On Monday, the Seahawks officially released defensive end Carlos Dunlap, allowing the 11-year veteran the opportunity to test the market with hopes he will eventually return to the Pacific Northwest on a multi-year deal at a more affordable cost.
Jettisoning the two-time Pro Bowler created more than $14 million in instant cap space, but there's no question it's a risky move for general manager John Schneider. Dunlap played a pivotal role in Seattle's second half transformation from one of the NFL's worst defenses into a top 10 unit, producing 5.0 sacks and 14 quarterback hits in just eight games and elevating the play of everyone around him on the defensive line. Choosing to cut him once again leaves the team back at step one trying to build its pass rush from scratch.
Though he's 32 years old and the salary cap plunging to $180-185 million has left teams with minimal spending flexibility, the former Florida star could still generate a favorable market given his strong finish to the 2020 season. There's no guarantee he will return to Seattle, particularly with the team having other significant needs to address in free agency.
While the Seahawks will hold out hope that a saturated market loaded with veteran pass rushers will push Dunlap's price down enough to bring him back, the good news is the team will have other viable options that could be affordable when the new league year kicks off on March 17. Here's a look at five players who could replace Dunlap and bolster the team's pass rush in free agency:
When Ngakoue refused to sign his franchise tag with the Jaguars, the Seahawks were linked to the Pro Bowl pass rusher as a potential trade suitor. But ultimately, the Vikings wound up acquiring him shortly before the start of the regular season and he was traded again before the deadline to the Ravens. Appearing in 15 games for the two teams, his overall pass rushing production paled in comparison to his first four seasons. While he still had 8.0 sacks and 42 combined pressures, he yielded a career-low 11 quarterback hits and Baltimore seemed to have some issues implementing him into its scheme. He also had his share of issues against the run, receiving a dismal 45.8 grade from Pro Football Focus in that department. Nonetheless, Ngakoue is only going to be 26 years old entering the 2021 season and with 45.5 career sacks to his name, he would give Seattle a dynamic playmaker at the LEO defensive end position.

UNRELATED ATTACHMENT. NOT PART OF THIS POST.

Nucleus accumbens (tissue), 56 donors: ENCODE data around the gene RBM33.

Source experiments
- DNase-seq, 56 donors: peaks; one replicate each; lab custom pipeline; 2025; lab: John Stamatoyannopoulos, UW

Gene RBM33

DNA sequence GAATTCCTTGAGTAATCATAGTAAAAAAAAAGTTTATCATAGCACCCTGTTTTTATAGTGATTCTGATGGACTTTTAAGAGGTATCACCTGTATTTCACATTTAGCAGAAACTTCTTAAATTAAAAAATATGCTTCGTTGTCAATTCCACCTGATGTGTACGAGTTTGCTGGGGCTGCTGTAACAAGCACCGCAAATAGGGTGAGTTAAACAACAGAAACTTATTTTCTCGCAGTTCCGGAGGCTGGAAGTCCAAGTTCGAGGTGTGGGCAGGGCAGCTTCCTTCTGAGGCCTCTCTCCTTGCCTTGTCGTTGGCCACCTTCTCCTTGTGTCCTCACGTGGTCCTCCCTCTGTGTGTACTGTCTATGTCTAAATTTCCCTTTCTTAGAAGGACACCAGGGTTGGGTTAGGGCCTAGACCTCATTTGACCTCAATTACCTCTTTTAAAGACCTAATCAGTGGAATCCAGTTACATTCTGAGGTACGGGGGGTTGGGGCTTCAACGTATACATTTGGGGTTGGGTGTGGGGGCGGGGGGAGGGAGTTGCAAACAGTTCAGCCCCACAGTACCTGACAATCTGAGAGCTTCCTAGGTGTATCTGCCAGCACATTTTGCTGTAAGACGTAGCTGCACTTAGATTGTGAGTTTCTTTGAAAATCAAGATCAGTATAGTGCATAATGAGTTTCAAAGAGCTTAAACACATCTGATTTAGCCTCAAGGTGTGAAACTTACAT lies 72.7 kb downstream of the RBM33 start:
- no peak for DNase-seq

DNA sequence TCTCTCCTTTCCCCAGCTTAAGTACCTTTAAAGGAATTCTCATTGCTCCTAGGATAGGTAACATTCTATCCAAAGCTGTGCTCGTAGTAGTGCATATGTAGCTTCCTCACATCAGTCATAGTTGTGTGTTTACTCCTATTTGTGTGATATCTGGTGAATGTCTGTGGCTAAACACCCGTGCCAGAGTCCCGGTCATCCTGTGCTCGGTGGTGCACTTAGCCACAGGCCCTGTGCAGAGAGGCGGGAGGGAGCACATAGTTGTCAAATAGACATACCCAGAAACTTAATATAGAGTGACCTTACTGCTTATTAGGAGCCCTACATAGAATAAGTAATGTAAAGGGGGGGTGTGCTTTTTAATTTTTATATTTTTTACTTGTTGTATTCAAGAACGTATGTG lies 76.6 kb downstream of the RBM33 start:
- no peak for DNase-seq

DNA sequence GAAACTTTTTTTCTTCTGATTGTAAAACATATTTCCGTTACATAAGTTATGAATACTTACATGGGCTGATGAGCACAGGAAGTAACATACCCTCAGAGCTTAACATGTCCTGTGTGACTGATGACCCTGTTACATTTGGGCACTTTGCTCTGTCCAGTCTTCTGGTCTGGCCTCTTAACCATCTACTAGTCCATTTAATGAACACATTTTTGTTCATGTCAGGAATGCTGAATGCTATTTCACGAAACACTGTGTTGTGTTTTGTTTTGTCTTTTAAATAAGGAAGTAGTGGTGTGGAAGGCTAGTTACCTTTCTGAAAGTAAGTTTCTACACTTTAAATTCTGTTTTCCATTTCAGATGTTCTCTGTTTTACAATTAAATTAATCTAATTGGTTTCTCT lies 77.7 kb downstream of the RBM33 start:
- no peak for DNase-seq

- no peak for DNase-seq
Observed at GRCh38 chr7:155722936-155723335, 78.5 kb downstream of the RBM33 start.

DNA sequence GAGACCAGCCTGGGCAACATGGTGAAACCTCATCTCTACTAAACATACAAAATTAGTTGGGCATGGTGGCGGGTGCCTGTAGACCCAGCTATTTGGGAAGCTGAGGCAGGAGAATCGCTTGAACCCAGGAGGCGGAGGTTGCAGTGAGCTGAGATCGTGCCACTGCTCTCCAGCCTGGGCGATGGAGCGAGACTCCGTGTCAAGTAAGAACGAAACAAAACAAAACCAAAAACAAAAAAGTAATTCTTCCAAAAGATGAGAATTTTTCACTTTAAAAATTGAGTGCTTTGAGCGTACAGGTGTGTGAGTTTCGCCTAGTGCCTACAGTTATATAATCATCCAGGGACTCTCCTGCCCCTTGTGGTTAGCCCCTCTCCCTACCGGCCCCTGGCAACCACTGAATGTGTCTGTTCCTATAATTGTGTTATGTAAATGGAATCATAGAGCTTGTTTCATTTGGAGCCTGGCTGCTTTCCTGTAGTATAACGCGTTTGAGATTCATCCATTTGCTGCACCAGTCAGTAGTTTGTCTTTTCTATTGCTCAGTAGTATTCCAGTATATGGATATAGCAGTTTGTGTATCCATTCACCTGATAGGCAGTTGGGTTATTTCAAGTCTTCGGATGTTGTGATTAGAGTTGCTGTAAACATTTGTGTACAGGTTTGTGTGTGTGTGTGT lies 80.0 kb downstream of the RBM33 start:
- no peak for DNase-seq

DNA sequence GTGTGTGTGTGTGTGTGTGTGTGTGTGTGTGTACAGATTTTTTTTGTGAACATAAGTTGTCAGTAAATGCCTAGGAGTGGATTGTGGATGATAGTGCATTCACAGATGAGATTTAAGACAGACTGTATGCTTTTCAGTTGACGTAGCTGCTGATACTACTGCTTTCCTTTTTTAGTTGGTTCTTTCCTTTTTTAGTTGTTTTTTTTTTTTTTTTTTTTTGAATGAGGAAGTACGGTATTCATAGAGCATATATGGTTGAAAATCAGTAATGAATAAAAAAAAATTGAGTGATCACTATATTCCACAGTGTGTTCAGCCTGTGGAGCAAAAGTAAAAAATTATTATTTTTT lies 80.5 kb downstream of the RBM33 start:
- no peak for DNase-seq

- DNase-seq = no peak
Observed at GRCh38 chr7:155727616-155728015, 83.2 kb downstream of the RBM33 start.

After four disappointing seasons in Chicago, Russell Wilson and the Seahawks became quite familiar with Floyd during his lone season with the Rams. In three games between the NFC West rivals, including the wild card round in the postseason, the ex-Georgia star amassed a remarkable 7.0 sacks and 10 quarterback hits against Wilson, taking full advantage of the attention drawn by Aaron Donald. In large part due to his numbers against Seattle, he set a career high with 10.5 sacks and 19 quarterback hits while also performing well against the run in Brandon Staley's defense. Weighing only 240 pounds, there will be questions about his scheme fit in Seattle, though the team has found success with lighter edge rushers at the LEO spot in the past. The Seahawks should be wary about overspending for a player coming off a career year, but he's certainly worth a close look at the right price.
Entering the league as an undrafted free agent out of Notre Dame, Okwara had one sack and seven quarterback hits in his first two NFL seasons. But he emerged as a legitimate pass rushing threat for the Lions over the past three seasons, including racking up a career-high 10.0 sacks and 18 quarterback hits while earning the 10th-best pass rushing grade (84.5) from Pro Football Focus in 2020. At 6-foot-3, 263 pounds, he has the size to potentially play snaps at both end spots, though his run defense has been suspect at times. Last year, he was charged with 12 missed tackles and received a lackluster 45.0 grade as a run defender, which ranked 57th out of 63 qualified defensive ends. That may be viewed as a reason for any potential buyer to beware, but looking at his long-term track record, Okwara was respectable against the run in his two prior seasons and could be a good fit at a reasonable price for Seattle.
Before Seattle ultimately acquired Dunlap last October, Kerrigan's name also surfaced as a potential trade target, but Washington opted not to deal him despite a diminished role behind Chase Young and Montez Sweat. Though he isn't the same player who averaged 12.0 sacks per game and made three Pro Bowls from 2014 to 2018, he still managed to generate 5.5 sacks and 16 pressures on just 425 defensive snaps last season while primarily rotating into the lineup in obvious passing situations. With increased playing time, the soon-to-be 33-year old veteran still may be good for seven or eight sacks and likely won't command big bucks on the market at this stage of his career. On a one-year deal, he could be a solid short-term stop gap.
When Clowney opted to sign with the Titans after spending close to six months on the free agent market, the odds of him ever playing another game in a Seahawks uniform seemed next to none. But injuries once again hindered the former No. 1 overall pick, as he was limited to just eight games and didn't produce a single sack before landing on season-ending injured reserve. Considering his durability concerns dating back to his rookie year, any team pondering the idea of signing him would be taking on significant risk. Still, he was far more effective as a rusher in Seattle's scheme in 2019 than his 3.0 sacks indicate and has always been an elite run defender. With his value at rock bottom, he could be brought back on a one-year prove it deal with a chance to resurrect his career in a familiar environment.